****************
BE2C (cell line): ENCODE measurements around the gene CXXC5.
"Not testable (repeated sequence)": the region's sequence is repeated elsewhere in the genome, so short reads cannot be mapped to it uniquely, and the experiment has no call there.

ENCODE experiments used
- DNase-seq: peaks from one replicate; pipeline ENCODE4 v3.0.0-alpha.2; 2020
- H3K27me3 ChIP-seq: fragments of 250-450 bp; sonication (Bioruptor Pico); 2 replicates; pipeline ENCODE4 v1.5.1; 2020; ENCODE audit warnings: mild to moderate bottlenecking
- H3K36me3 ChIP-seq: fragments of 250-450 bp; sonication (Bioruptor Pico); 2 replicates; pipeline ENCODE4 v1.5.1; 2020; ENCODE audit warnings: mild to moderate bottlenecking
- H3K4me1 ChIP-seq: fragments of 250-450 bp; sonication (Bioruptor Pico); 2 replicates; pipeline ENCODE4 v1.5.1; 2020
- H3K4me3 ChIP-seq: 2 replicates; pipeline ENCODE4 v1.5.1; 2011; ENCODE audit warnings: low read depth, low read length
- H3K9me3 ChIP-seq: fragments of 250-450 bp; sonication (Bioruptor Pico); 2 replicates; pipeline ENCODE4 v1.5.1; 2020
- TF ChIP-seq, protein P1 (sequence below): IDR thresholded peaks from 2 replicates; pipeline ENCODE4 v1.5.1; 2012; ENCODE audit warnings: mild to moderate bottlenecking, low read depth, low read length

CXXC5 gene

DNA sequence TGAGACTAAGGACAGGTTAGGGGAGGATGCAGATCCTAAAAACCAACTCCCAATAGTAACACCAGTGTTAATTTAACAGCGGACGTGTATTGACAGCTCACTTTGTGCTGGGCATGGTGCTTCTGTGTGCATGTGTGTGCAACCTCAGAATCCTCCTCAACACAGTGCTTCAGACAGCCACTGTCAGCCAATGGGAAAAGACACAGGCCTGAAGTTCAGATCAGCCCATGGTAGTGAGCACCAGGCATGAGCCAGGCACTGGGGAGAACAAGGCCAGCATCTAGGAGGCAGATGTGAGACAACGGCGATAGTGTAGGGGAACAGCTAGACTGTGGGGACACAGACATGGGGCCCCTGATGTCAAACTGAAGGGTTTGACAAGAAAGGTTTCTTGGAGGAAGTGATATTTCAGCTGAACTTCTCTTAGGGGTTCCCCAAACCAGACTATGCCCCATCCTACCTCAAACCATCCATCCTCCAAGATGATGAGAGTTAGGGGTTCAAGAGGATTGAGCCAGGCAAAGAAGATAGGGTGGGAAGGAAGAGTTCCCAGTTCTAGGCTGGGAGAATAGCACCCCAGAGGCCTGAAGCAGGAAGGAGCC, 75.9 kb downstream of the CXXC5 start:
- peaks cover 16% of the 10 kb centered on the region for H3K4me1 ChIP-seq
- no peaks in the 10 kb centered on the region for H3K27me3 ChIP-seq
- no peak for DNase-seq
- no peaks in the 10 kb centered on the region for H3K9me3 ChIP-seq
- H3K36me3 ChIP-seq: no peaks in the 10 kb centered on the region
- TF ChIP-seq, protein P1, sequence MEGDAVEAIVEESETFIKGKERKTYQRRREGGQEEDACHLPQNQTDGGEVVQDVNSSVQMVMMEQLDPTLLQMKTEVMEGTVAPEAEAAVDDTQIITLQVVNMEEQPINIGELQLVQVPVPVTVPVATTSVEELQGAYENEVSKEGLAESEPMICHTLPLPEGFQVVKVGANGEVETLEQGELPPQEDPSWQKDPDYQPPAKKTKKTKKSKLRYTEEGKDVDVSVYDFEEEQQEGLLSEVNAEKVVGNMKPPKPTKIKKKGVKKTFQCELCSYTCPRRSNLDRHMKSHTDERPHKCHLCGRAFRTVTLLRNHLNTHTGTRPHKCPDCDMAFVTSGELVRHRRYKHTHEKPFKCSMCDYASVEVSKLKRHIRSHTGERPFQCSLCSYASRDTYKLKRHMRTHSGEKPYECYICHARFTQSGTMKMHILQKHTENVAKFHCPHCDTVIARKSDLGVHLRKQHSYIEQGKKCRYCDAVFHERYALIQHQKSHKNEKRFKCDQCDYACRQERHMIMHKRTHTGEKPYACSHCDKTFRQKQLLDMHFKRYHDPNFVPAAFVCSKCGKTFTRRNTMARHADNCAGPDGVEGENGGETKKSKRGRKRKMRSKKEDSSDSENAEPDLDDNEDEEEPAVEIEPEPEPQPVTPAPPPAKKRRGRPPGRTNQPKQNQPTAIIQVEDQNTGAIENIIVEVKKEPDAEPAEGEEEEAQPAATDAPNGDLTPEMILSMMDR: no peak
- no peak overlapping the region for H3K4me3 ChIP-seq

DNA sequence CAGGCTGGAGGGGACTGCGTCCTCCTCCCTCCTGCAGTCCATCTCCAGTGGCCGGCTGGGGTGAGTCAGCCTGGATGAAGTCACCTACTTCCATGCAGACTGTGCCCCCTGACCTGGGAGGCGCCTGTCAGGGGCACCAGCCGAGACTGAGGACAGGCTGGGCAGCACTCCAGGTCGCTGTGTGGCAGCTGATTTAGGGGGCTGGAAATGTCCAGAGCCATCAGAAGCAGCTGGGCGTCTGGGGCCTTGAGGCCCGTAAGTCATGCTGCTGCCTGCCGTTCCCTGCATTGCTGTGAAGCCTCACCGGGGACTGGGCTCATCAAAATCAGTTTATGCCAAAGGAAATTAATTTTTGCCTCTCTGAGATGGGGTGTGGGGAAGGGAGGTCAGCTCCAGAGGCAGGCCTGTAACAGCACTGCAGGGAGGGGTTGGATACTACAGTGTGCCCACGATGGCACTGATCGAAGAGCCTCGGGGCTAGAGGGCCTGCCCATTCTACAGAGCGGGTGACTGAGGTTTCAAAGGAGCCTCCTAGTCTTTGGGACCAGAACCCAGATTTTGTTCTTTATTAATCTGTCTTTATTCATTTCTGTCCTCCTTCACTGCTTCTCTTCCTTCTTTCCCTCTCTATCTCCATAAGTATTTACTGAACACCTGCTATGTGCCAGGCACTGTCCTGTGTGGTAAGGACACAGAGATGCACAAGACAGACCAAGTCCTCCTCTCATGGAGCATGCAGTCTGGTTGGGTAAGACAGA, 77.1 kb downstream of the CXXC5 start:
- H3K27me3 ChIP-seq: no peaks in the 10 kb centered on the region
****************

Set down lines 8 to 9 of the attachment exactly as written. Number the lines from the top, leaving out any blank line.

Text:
- H3K4me3 ChIP-seq: 2 replicates; pipeline ENCODE4 v1.5.1; 2011; ENCODE audit warnings: low read depth, low read length
- H3K9me3 ChIP-seq: fragments of 250-450 bp; sonication (Bioruptor Pico); 2 replicates; pipeline ENCODE4 v1.5.1; 2020